The author is with the Iowans for Tax Relief Foundation
The record high inflation that is plaguing Americans is being fueled by out-of-control federal spending.
The federal government has spent more than $6 trillion on COVID-19-related pandemic stimulus measures. The most recent, the American Rescue Plan Act, was not even needed as most states are experiencing large surpluses.
The national debt is over $30 trillion and rising, which translates to an estimated $97,500 per citizen. This does not even include the unfunded liabilities of entitlement programs such as Medicare, Medicaid, and Social Security.
The U.S. is confronted with a serious debt crisis and if Congress does not rein in spending it will create dire economic and national security consequences.
U.S. Sen. Mike Braun, R-Indiana, is attempting to restore fiscal sanity. Sen. Braun is proposing a budget plan that will begin the process of addressing out-of-control spending.
It is unfortunate that American people have become numb to the national debt. A reason for this is that policymakers refuse to address out-of-control spending, and the national debt is similar to the “boy crying wolf” story. People have become used to the national debt increasing without any major consequences.
However, that is changing with the record inflation.
Government spending is not the only cause of high inflation. The poor monetary policies of the Federal Reserve also have helped create our current economic situation. The crisis in supply chains is another factor. Nevertheless, poor fiscal policies originating from Congress are the root cause. The national debt already consumes 123% of Gross Domestic Product, and Uncle Sam is paying billions in interest payments, which are estimated to increase to $1.2 trillion by fiscal year 2023.
Often, blame is placed on the Tax Cuts and Jobs Act for both the rising debt and deficits, but what is often ignored is the fact that the federal government is collecting more revenue because of the tax cuts. The problem is spending.
Sen. Braun’s budget proposal seeks to bring much-needed reform to a broken budget process. The plan calls for establishing a fiscal rule that would place a cap on total spending, excluding interest, to a percentage of potential GDP. Under this fiscal rule, in year 10, spending would be held at 17.5% of potential GDP, which is the 50-year average for revenue, and would place the budget on a pathway to be balanced. This would bring the budget back into primary balance within 10 years and do so without either increasing taxes or creating new taxes.
The proposal also makes some budgetary reforms such as ending earmarks, and it removes some federal programs that are on “auto-pilot.” This is important because mandatory spending has increased from 39% of the budget in 1969 to over 74% today. It also creates a fiscal commission to reform major entitlement programs to ensure that they can continue into the future.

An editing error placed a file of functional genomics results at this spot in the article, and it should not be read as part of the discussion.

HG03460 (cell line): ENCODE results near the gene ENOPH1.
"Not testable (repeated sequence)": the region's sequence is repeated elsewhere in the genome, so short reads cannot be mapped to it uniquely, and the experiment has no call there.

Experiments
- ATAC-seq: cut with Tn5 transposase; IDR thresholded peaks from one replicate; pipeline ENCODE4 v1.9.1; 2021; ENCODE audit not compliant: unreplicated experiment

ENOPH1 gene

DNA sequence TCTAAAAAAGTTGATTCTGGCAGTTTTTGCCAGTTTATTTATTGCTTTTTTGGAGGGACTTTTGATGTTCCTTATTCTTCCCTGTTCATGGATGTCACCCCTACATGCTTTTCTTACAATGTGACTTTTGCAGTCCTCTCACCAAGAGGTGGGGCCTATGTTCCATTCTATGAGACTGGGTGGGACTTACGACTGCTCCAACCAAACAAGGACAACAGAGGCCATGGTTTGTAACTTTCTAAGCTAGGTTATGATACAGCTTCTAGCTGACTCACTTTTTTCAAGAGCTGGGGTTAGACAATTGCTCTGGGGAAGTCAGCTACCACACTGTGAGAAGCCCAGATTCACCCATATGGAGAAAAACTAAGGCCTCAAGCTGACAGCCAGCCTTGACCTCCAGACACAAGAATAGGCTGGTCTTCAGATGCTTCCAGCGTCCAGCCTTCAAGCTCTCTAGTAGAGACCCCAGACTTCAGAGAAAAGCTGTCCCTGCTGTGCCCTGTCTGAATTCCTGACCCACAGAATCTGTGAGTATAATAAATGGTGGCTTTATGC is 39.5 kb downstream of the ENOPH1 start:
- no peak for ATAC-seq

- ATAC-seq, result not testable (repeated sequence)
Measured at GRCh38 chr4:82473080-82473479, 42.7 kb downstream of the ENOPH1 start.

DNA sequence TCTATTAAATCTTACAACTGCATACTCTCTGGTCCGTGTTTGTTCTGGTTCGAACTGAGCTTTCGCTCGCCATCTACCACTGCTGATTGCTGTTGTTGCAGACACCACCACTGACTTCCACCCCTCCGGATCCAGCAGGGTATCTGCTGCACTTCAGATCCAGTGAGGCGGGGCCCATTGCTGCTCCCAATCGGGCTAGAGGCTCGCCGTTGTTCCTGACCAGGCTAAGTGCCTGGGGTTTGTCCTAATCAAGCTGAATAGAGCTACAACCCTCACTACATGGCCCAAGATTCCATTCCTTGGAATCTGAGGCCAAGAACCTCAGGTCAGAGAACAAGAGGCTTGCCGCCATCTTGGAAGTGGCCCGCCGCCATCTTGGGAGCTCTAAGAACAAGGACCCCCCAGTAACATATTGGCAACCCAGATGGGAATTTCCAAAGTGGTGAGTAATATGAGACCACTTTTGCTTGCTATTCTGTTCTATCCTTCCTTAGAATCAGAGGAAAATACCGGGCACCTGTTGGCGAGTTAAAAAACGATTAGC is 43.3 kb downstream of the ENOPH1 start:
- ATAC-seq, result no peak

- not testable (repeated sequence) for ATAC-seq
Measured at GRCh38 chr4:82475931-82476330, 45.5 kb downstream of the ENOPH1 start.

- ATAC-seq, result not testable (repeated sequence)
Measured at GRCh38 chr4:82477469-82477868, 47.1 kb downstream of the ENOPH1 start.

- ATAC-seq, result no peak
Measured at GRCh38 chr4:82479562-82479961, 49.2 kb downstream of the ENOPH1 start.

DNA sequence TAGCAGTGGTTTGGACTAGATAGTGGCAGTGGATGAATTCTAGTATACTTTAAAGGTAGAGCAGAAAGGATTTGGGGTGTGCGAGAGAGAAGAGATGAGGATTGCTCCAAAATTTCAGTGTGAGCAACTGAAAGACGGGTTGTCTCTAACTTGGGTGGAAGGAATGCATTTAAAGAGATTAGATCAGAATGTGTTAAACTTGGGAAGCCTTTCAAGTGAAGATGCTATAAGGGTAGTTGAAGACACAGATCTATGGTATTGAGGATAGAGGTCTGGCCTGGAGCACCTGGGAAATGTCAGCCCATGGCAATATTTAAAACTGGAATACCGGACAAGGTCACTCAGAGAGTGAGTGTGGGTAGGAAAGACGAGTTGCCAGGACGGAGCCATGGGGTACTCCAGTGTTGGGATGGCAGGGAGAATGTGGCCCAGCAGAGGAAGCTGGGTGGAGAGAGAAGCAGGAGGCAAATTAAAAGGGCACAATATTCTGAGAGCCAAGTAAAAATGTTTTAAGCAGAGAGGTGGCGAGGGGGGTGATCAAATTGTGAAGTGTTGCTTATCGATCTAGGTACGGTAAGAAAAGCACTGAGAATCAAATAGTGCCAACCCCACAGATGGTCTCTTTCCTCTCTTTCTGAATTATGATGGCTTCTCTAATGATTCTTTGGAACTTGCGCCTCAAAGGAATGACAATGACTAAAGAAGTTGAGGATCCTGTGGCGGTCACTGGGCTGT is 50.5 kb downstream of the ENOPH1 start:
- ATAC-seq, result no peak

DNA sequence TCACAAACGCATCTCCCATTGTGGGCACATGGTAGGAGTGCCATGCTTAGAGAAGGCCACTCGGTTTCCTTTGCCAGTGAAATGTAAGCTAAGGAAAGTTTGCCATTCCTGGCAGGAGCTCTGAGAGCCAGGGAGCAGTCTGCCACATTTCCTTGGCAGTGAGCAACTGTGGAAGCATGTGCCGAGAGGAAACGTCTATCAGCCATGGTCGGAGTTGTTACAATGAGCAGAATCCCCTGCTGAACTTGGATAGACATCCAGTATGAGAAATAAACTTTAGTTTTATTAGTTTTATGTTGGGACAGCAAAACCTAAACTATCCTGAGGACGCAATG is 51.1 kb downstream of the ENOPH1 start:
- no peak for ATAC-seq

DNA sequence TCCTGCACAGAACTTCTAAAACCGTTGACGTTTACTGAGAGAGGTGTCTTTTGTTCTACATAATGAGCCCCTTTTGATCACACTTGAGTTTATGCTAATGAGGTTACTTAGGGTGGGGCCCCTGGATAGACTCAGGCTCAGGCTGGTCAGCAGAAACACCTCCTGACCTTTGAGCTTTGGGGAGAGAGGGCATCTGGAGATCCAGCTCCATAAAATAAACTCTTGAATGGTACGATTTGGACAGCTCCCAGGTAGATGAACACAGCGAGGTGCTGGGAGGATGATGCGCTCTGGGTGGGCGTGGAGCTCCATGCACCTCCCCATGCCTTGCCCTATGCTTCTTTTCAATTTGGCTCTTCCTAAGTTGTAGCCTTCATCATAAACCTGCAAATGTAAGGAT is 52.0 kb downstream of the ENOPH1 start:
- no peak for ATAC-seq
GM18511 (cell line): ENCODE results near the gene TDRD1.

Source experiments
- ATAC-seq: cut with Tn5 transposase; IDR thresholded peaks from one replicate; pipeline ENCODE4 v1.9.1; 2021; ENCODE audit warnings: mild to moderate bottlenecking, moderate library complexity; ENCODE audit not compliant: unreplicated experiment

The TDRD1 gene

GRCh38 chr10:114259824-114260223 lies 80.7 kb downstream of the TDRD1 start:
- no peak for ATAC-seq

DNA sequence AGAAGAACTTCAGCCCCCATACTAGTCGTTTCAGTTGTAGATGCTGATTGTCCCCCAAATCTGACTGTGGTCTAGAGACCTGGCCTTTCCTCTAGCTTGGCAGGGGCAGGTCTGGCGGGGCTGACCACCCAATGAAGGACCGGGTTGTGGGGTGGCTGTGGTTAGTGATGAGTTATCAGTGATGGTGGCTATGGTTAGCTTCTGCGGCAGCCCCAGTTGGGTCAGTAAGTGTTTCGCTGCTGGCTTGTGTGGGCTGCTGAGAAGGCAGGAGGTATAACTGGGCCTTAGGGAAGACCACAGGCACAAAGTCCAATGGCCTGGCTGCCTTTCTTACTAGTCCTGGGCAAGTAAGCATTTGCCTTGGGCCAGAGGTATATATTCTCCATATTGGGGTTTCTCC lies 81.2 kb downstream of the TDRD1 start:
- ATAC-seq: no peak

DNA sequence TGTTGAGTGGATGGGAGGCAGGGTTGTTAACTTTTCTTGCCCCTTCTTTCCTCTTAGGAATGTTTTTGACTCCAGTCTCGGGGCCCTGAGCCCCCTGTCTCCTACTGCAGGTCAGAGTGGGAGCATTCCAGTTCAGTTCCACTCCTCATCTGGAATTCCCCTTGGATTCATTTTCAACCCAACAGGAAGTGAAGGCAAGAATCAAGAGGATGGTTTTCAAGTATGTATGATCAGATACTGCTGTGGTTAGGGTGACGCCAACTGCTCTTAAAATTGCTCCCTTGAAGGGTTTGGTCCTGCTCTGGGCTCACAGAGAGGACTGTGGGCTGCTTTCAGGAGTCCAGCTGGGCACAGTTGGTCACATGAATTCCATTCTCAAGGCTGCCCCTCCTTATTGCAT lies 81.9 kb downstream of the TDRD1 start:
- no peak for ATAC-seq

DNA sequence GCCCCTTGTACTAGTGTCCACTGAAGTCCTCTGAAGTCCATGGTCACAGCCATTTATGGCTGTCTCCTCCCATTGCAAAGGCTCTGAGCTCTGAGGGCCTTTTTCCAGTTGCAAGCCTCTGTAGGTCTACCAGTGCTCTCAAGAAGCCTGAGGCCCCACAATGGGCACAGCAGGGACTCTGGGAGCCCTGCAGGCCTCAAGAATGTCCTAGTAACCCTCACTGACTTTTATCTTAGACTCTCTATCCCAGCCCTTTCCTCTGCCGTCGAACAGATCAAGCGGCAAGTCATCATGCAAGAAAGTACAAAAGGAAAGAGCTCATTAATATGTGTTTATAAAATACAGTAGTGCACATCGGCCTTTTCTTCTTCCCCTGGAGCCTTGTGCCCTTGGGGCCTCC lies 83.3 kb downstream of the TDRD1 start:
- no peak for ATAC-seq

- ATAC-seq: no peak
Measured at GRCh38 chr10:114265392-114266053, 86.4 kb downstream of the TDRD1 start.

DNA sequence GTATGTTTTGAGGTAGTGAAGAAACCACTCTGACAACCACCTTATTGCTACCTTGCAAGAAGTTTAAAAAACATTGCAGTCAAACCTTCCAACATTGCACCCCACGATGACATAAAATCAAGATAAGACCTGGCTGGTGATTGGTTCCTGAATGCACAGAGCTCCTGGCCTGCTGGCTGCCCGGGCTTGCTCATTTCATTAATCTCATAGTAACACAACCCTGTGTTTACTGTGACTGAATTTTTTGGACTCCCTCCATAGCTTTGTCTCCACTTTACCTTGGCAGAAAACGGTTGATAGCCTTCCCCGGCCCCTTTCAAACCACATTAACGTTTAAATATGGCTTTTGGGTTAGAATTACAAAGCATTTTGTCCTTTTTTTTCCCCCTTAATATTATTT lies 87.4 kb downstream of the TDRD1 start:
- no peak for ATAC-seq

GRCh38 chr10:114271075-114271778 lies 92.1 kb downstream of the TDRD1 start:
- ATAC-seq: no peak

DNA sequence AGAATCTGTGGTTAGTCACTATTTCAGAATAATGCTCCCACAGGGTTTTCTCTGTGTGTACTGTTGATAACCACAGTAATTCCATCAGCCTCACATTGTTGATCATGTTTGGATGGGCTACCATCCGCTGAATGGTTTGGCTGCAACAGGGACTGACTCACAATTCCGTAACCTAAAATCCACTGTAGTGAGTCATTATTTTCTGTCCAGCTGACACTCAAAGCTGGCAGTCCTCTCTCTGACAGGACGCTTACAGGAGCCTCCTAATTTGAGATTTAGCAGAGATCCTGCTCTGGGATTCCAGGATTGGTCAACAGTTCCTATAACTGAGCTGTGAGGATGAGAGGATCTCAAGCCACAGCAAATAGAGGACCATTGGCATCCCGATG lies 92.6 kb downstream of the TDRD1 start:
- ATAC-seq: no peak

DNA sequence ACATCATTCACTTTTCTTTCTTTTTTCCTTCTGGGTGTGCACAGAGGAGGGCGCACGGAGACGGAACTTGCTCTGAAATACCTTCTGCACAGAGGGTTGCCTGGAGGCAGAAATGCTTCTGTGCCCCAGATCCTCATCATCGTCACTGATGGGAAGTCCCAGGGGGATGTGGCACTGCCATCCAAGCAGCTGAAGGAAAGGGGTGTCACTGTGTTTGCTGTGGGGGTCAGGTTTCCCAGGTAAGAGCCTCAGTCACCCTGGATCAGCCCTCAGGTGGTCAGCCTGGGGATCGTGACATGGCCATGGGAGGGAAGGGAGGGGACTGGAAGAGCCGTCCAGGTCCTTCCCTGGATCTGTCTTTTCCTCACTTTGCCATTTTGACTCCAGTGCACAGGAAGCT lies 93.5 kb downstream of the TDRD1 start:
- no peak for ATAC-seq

Sen. Braun’s budget plan will also require Congress to exercise its constitutional oversight responsibilities by addressing the $432 billion in appropriations that are associated with 402 programs that have lapsed but are still being funded.
The budget reform plan offered by Sen. Braun should receive serious consideration. Federal policymakers need to remember that the Constitution created a government of limited enumerated powers. In addition, the out-of-control spending is not just hurting taxpayers and the economy at large, but it is undermining federalism.
States are becoming too dependent upon the federal government. As an example, the Iowa legislature passed an $8.2 billion budget, but also receives more than $9 billion from the federal government. This does not include the pandemic-related stimulus funds.
Often state legislators are limited in terms of policymaking because so many policy areas are tied to federal funding. States also need to be better prepared to deal with any potential loss or decrease in federal funds.
Many state governors are practicing prudent budgeting. Iowa Gov. Kim Reynolds has demonstrated that conservative budgeting, along with pro-growth tax reforms, creates an environment for a stable fiscal foundation and a growing economy. This is a blueprint that the federal government needs to follow.
President Calvin Coolidge regarded “a good budget as among the noblest monuments of virtue.” Coolidge understood the importance of keeping spending levels low to achieve both lower tax rates and economic growth. Coolidge, along with his predecessor, President Warren G. Harding, made economy in government a priority. They understood the importance of a balanced budget and not allowing the national debt to get out of control.
Sen. Braun’s budget proposal is a serious policy solution that will start addressing our national debt crisis. This is an idea that is rooted in fiscal conservatism that will hopefully start restoring constitutional limited government and federalism.
John Hendrickson is policy director for Iowans for Tax Relief Foundation,